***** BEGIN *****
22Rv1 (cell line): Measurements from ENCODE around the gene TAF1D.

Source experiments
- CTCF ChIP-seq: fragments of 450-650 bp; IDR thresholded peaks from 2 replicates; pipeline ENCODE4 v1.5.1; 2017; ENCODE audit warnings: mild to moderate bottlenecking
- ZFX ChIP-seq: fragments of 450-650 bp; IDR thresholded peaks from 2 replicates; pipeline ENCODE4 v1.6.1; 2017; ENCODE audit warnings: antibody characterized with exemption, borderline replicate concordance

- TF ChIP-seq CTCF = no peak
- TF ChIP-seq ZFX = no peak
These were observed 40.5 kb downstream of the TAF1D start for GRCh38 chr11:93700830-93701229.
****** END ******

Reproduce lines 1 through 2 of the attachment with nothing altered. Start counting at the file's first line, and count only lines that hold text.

22Rv1 (cell line): Measurements from ENCODE around the gene TAF1D.

Source experiments